China lowers GDP growth target for the first time in 8 years


China has lowered its official growth target for 2012, sending the clearest message yet that the world’s second-largest economy isn’t likely to keep expanding at its previous steroid-charged pace.

Speaking to about 3,000 delegates Monday at the annual meeting of the National People’s Congress in Beijing, Premier Wen Jiabao said China would cut its annual gross domestic product growth target for the first time in eight years, to 7.5% annual growth from 8%, to make the country’s economy more “sustainable and efficient.”

That half a percentage point may not seem like much. But in China, it broadcasts a signal to policymakers, both national and local, that development will have to strike a better balance.


Swaths of empty luxury apartment blocks, environmental degradation and violent rural protests over land seizures are just some of the ways that ordinary Chinese can point to vast inequities generated by no-holds-barred development.

“The announcement today means China will not simply chase after high-speed growth,” said Hu Xingdou, an economist at the Beijing Institute of Technology. “Instead, it will seek high-quality growth.”

But a reduced growth rate could owe just as much toChina’sdeteriorating trade with Europe and investment constraints brought on by rising public debt and inflation.

China powered through the global financial crisis by loosening credit, encouraging real estate development and investing billions in public works. The resulting property bubble and stress to the banking system mean the government can’t do that again.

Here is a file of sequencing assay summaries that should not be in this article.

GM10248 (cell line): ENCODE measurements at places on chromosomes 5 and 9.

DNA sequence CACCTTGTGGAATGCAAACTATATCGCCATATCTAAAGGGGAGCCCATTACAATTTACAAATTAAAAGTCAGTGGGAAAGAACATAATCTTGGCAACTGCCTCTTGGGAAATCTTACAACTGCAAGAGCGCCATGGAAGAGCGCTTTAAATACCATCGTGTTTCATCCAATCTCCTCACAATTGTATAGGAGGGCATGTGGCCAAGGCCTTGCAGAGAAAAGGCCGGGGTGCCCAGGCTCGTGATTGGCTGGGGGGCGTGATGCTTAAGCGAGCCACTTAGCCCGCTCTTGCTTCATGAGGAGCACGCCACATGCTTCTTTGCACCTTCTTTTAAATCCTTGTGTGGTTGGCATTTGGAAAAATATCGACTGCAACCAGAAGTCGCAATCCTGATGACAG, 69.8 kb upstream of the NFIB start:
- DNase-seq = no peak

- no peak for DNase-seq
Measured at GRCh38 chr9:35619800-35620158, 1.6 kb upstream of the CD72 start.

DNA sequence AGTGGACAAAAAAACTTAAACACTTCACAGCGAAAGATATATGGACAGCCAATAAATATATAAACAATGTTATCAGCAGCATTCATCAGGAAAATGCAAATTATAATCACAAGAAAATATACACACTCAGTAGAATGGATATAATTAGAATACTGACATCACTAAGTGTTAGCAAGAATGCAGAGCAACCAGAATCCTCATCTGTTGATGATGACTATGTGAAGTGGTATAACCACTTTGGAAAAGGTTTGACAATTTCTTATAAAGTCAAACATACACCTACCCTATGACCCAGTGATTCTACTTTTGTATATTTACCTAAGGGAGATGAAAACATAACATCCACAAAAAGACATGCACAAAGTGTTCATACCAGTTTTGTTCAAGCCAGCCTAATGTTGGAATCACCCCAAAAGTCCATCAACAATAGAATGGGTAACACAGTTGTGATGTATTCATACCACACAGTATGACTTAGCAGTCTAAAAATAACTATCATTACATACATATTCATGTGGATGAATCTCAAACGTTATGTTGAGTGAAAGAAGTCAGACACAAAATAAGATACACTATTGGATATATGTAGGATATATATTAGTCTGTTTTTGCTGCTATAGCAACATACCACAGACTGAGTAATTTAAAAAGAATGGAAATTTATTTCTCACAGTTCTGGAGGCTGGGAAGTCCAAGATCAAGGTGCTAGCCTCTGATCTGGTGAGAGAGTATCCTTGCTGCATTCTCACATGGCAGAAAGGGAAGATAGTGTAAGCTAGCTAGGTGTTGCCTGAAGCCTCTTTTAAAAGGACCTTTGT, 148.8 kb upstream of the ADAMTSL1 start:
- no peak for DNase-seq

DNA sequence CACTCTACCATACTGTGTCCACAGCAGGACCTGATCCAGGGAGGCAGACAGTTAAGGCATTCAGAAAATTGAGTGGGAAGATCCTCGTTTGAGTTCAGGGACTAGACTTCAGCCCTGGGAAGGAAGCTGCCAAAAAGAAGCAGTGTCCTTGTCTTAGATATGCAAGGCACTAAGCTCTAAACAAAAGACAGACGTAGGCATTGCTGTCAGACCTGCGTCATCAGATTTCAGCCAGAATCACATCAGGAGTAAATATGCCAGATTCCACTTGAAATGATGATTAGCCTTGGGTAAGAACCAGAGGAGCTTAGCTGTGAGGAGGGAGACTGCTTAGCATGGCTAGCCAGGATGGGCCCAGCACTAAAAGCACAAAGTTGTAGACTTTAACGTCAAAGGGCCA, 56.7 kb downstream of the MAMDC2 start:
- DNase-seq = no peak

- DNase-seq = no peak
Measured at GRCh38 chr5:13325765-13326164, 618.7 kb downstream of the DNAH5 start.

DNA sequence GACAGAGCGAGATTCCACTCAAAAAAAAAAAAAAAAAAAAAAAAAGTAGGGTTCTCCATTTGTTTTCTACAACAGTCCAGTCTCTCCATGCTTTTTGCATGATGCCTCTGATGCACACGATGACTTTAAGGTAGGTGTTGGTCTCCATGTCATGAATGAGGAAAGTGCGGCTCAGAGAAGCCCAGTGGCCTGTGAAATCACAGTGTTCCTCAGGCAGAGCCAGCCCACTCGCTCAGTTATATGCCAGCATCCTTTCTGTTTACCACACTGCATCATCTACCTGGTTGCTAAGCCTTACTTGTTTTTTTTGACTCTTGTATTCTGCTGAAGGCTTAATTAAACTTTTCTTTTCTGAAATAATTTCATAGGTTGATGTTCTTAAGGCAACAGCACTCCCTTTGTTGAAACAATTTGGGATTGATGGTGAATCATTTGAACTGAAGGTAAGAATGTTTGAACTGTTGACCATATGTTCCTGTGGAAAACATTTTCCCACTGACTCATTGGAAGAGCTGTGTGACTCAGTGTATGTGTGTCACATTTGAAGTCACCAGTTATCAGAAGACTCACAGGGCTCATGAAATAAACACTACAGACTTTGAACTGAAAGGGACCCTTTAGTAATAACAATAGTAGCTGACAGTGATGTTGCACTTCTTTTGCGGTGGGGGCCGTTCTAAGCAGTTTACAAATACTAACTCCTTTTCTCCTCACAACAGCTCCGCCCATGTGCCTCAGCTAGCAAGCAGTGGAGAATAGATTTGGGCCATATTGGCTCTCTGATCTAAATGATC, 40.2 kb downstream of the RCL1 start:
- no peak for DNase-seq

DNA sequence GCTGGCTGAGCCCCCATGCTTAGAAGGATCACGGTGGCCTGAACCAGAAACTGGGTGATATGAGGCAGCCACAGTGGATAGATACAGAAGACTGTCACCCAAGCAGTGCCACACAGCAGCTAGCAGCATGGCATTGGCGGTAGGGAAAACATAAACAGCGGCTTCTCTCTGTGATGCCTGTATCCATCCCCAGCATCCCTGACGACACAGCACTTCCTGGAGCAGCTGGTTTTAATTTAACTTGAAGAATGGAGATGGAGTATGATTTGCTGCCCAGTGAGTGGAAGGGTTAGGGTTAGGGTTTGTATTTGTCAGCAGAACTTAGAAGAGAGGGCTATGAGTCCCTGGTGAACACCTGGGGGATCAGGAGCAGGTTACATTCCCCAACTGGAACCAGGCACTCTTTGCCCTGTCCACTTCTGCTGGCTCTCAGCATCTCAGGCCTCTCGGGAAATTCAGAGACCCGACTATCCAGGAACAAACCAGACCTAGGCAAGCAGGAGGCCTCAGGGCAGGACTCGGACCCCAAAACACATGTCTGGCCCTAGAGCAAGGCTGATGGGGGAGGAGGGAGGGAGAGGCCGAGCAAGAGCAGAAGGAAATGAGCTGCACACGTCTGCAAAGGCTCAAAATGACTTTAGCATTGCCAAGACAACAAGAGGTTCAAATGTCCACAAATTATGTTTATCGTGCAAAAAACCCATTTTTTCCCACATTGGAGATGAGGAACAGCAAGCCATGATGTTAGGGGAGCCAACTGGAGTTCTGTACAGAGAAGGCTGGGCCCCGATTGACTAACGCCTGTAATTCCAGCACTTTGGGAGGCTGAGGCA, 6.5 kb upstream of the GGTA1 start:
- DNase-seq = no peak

With that in mind, the Chinese leadership is lowering the bar and tempering expectations at a time when China is expected to lead the world toward economic recovery.

It’s “a political statement that says, ‘We can’t grow like we’d like to grow,’” said Patrick Chovanec, an associate professor at Tsinghua University’s School of Economics and Management in Beijing. “They’re saying, ‘The economy is slowing and we can’t admit to a hard landing.’ It’s an admission they can’t hit their target.”


China previously signaled slower growth ahead when it released its current five-year plan calling for 7% annual growth from 2011 to 2015, but those medium-range plans typically understate actual GDP expansion. That economic road map also acknowledged the need to gear the nation’s development model for higher-quality growth.

Success will depend largely on the ability ofChina’sleaders to take on entrenched groups. For example, a relatively weak currency has benefited state-owned enterprises and exporters. But it has made imports more expensive for Chinese households, which need to spend more if China is to rebalance its economy.

In a report released last week, the World Bank and a think tank attached toChina’s State Council outlined necessary reforms such as boosting the private sector and the financial industry to empower Chinese consumers.

Beijing will also have to convince local officials that their political careers won’t hinge solely on delivering robust GDP growth. At present, government cadres have every incentive to build empty airports and lavish government offices to ratchet up growth numbers, which in turn has fueled skepticism about the validity of the statistics.

“I don’t believe in GDP numbers,” said Zhou Xiaochun, a sociology professor at People’s University in Beijing. “They’re fairy-tale figures. In China, we say officials create figures and figures create officials.”

In all likelihood, China will report much faster growth than 7.5% this year, barring another global financial meltdown. China far exceeded its 8% target last year, posting a 9.2% increase in GDP.


“It’s never really a target, it’s more about setting a floor for growth,” said Wang Tao, chief China economist at UBS. “We still expect growth above 8%.”